Reissue roundup. (The Music).
Karrin Allyson hasn't become as well known (yet) as Norah Jones or Diana Krall, but in this reviewer's estimation, she offers vocal enthusiasts a respite from that Kenny G-like music these two contemporaries are passing off as jazz. To date, Karrin has recorded eight albums for Concord, her newest, In Blue (CCD-2106), making its way into stores this past August; Ballads has been her most popular to date.
As the title suggests, Karrin's album on CD offers vocal renditions of the eight songs appearing on John Coltrane's Ballads LP in exactly the same order, and then adds three more Coltrane classics at the end. The LP reissue adds a bonus track by including "Nature Boy" from another Allyson album. Ballads received two Grammy nominations in 2001 for Best Jazz Vocal, and Best Engineered Non-Classical Album. Josiah Gluck recorded and mixed the album for the Concord CD using the JVC K2 process (similar to XRCD). The sound and music we hear from the CD justify its Grammy nominations, and I recommend it to music lovers of all kinds. For the most part, this album is "soft jazz" that even non-jazz lovers can enjoy, but Karrin shows empathy for the music that is rare among female jazz vocalists these days. If you are, however, one who still owns a quality LP playback system, then my recommendation is for you to read on. I'll give you two good reasons why you'll need to forget about the CD.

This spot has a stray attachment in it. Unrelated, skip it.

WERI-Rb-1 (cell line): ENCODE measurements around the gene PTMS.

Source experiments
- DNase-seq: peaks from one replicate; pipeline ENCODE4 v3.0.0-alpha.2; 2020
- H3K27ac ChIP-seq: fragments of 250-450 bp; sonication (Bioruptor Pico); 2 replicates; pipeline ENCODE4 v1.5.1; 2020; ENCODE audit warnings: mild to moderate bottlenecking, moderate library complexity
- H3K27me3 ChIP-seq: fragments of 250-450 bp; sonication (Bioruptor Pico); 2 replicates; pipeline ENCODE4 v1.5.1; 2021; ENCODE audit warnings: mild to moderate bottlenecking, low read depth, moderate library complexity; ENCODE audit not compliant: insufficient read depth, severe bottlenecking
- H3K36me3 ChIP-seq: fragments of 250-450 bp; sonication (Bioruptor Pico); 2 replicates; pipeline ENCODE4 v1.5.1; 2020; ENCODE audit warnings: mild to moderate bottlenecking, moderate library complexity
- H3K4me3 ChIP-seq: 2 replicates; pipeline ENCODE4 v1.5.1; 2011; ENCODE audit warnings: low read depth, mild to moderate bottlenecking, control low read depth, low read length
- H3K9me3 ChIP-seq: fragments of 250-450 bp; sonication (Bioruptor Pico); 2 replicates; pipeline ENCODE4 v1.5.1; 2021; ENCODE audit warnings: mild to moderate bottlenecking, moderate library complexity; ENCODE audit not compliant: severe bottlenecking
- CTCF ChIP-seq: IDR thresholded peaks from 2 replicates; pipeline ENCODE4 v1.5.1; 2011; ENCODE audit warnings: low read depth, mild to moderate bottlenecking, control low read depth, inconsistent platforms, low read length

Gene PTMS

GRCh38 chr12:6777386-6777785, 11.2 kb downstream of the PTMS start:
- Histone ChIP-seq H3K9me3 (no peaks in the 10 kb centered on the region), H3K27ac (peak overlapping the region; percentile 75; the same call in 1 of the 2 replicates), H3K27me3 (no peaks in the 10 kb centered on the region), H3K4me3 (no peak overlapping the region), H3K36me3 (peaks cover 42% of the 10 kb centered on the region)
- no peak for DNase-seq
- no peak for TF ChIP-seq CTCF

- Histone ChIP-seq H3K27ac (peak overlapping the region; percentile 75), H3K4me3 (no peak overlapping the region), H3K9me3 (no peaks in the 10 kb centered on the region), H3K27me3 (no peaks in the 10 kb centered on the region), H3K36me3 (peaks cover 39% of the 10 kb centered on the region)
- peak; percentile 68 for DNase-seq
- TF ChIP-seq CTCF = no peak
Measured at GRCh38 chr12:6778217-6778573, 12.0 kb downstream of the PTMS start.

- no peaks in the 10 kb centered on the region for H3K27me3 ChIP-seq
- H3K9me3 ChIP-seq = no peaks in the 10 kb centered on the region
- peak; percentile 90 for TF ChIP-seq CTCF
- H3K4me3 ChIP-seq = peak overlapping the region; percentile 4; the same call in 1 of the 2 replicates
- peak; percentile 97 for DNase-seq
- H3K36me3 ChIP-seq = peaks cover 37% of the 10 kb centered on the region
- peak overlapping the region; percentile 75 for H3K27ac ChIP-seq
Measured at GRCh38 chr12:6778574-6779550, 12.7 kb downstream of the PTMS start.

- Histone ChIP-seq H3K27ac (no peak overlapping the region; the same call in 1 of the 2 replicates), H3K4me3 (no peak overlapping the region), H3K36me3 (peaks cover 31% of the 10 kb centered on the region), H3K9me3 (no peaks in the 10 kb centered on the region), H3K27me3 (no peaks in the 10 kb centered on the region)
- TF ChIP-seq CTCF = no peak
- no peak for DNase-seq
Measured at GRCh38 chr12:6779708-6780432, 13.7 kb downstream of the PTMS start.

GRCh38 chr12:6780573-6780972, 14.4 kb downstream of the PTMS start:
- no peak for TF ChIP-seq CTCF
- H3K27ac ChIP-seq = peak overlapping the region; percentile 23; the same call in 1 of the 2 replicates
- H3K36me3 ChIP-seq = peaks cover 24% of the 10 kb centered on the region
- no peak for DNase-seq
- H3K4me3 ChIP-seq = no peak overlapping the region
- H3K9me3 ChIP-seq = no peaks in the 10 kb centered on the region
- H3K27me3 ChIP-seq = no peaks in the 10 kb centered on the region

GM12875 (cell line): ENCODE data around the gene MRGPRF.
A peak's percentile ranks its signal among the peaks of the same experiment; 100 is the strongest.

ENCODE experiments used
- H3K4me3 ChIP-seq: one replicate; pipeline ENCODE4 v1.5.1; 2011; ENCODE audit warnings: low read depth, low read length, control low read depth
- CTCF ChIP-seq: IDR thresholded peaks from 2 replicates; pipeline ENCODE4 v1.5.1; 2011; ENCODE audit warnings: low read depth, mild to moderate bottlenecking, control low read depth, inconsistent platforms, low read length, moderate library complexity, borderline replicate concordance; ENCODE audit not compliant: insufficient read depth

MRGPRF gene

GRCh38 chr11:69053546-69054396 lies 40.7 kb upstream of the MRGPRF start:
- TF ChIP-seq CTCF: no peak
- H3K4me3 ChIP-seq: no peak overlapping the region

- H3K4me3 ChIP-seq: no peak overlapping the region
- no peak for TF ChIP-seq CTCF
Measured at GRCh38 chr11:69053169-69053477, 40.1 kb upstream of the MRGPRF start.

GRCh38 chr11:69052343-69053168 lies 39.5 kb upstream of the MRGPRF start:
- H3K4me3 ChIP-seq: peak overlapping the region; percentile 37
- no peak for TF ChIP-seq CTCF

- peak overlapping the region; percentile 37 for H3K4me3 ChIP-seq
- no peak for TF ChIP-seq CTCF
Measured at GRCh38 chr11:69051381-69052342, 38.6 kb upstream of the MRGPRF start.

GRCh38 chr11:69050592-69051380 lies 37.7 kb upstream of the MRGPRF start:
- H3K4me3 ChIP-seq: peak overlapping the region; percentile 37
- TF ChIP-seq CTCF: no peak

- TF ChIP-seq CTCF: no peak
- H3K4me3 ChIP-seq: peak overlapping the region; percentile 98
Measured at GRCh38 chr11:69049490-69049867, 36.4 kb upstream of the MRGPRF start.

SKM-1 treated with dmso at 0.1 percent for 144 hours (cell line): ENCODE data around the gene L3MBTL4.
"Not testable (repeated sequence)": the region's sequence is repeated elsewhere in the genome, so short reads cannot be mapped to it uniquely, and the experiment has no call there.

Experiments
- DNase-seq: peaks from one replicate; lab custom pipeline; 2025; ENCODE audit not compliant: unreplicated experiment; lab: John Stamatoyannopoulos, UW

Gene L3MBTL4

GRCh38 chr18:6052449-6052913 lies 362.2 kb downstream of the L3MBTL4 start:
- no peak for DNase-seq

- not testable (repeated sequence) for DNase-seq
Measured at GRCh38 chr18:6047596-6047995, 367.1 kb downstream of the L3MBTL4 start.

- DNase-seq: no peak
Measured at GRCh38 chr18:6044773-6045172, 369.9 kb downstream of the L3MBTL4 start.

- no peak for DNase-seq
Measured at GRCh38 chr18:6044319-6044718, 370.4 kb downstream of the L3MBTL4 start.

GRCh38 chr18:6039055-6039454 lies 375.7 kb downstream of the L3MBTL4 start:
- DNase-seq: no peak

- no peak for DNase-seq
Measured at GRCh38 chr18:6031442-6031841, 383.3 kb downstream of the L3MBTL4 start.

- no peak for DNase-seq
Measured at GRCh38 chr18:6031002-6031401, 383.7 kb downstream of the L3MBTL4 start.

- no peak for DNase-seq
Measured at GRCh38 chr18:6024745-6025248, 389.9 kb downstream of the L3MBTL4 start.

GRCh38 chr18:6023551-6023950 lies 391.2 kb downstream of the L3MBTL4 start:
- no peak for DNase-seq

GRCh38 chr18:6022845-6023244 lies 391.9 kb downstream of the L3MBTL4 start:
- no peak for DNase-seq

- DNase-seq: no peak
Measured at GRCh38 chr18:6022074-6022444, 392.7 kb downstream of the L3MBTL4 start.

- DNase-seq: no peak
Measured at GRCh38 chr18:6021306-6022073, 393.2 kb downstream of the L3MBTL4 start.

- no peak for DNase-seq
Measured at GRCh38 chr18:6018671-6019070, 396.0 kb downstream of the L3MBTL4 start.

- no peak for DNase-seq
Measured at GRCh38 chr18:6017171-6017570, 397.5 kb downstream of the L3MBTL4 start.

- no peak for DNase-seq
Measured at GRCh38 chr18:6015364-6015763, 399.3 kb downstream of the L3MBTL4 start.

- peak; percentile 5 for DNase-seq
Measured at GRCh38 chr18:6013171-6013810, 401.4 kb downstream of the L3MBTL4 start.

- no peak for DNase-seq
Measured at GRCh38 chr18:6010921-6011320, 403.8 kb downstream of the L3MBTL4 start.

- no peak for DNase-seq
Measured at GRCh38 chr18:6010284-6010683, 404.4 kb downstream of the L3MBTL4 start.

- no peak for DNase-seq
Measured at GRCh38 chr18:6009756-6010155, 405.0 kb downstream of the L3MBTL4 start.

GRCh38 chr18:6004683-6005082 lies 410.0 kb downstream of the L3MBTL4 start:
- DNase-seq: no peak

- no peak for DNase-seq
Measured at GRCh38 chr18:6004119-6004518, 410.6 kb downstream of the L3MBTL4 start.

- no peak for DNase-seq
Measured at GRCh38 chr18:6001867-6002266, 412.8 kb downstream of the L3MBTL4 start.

There is a lot of talk about high the SACD format has been growing in popularity a bit more quickly than DVD Audio has, audiophiles are paying them both the attention they deserve. Still, there are many who doubt any advantage these new formats offer, often quoting all sorts of scientific data to disprove what many of us claim to hear with our own ears. Even a higher bit rate conventional CD recording appears to have a slight edge over standard CDs, but then, much (most) of this information is lost in the down-conversion to a format that your CD player can read and play back. Apparently there has been considerable thought on how to restore those extra bits that get packed into your red book format, but the extant solutions--external up-sampling digital converters for one example--haven't been completely successful at interpolating that data precisely. What we need is an alternative digital audio playback system that needn't pack those extra bits into a 16-bit system, and that's why DVD-Audio and SACD are gaining in popularity among audiophiles, their multi-channel options notwithstanding. (If you are asking yourself at this point why you aren't reading a discussion of the vinyl version of Ballads, thanks for your patience. I'm getting there now.)